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Steven C Richard

February 2020

Steven C Richard photo

  • Home Community:
    St. Laurent, Manitoba
  • Cultural Identity:
    Métis, French, Saulteaux
  • Current Position:
    Lord Selkirk School Division (LSSD) Indigenous Education Consultant / Counsellor
  • Education/Training:
    Bachelor of Social Work Degree 1995 University of Manitoba (Winnipeg Education Centre) 1986 to 1991 Financial Industry, Insurance and Money Management 1977 to 1986 Building Construction Industry, Northern First Nations, Métis communities.
  • Roles/Responsibilities:
    Lord Selkirk Regional Comprehensive Secondary High School, Indigenous Student Counsellor/ for First Nation and Métis Students and Facilitator/Promoting Aboriginal Student Success (PASS) and Divisional Indigenous Academic Achievement Advisor.
“Looking into the present, if there is still time, make the best of whatever your desire may be, if it is good, go do it!”

What obstacles did you face and how did you overcome them?
Being told, “Hide, they are coming”, once behind a cast iron stove, where it was very hot and another time when I was told to go hide in the bush till my granny came and found me. This was a time back when the Children’s Aid Society, were taking children away, which, I know now as the Sixties Scoop!

Then the separation of my mom and dad at the age of 8. They both attended residential day schools. Lots of alcohol and physical abuse occurred. Just after moving from up north to the north-end of the city of Winnipeg, we were placed in foster homes; my two brothers went to a couple with no children and I went to one with lots of children. It was there that the physical and emotional abuse continued. I once was taken to the Children’s Hospital. I remember after that going to the big courthouse with my foster mom and not going home with my dad that day. I can still see him leaving with one of my brothers but not me, I started to cry, “What about me?” It wasn’t until later he received full custody of us boys.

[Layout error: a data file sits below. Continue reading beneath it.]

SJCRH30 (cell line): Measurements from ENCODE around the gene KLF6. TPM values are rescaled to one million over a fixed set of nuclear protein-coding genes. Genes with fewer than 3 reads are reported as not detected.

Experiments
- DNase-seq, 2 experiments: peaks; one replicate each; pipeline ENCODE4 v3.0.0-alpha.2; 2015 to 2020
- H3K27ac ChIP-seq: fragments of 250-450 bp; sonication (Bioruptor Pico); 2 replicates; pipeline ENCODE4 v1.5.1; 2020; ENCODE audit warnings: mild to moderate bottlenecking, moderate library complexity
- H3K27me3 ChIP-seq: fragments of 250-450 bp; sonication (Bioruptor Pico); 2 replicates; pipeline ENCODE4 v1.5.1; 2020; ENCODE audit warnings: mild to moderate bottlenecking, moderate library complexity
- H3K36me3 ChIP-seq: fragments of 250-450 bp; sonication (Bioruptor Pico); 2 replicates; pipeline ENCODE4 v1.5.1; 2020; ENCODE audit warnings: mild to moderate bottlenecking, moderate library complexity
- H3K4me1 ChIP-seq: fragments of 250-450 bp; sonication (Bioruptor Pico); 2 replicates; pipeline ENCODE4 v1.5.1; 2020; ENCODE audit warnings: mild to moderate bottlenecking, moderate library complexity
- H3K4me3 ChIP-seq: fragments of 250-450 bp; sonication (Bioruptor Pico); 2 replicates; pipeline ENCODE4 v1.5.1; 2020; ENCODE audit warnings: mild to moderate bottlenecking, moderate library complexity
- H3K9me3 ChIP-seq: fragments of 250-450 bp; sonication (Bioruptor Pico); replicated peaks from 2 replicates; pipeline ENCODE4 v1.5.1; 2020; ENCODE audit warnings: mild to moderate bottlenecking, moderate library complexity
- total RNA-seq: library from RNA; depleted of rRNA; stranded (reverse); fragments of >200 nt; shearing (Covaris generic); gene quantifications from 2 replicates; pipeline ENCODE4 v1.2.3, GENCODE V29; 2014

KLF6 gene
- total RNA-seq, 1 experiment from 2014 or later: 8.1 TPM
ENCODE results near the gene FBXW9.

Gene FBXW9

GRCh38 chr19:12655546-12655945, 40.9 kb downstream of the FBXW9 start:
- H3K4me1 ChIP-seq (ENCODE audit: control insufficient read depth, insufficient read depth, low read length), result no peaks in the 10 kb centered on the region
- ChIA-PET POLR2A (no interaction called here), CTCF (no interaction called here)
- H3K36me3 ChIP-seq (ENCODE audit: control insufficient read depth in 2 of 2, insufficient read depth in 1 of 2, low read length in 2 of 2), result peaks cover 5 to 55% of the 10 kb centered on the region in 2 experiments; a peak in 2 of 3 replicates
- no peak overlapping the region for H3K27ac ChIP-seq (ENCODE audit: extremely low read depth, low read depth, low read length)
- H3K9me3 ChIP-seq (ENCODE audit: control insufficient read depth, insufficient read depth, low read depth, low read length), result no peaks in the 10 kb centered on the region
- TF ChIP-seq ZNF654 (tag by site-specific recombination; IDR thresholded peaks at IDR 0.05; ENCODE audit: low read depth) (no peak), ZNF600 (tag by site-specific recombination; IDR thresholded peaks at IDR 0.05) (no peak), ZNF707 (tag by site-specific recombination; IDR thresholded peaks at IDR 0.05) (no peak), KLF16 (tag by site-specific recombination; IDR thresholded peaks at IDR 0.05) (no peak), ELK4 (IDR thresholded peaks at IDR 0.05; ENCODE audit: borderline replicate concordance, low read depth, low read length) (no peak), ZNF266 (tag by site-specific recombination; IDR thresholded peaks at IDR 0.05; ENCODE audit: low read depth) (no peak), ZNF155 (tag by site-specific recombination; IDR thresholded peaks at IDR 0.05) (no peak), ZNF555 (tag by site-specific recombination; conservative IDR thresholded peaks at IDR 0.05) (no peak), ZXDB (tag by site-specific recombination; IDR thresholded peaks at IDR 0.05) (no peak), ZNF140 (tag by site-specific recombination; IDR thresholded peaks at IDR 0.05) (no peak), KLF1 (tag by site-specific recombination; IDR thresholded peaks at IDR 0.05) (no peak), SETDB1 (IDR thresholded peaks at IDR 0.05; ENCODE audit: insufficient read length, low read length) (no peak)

My dad became a single parent which was very rare back then and I took on the domestic cleaning and cooking to help my dad with my brothers.  I could cook a roast potatoes and vegetables by the end of age 9.

I remember our first day at our new school, no one came with us that day. We were walking through the playground staying close to each other as we made our way to the front doors and into the office, I can still hear the adults saying, “They have no parents with them.” That is one of many wounds that never goes away!  We were very scared.

There was also the time I got really sick with rheumatic fever at the age of 10.  I was hospitalized for most of grade 6, though I did complete home schooling thanks to my teacher Mr. Green. I passed my grade.

These and many more experiences must have given me lots of “empathy”, a virtue one needs today to connect with all ages of students and adults. And because of the hurt, I buried my emotional trauma deep inside me and focused on school until I was able to confront all the hurt which happened when I turned 22 and met my Creator. And then again later when I attended University.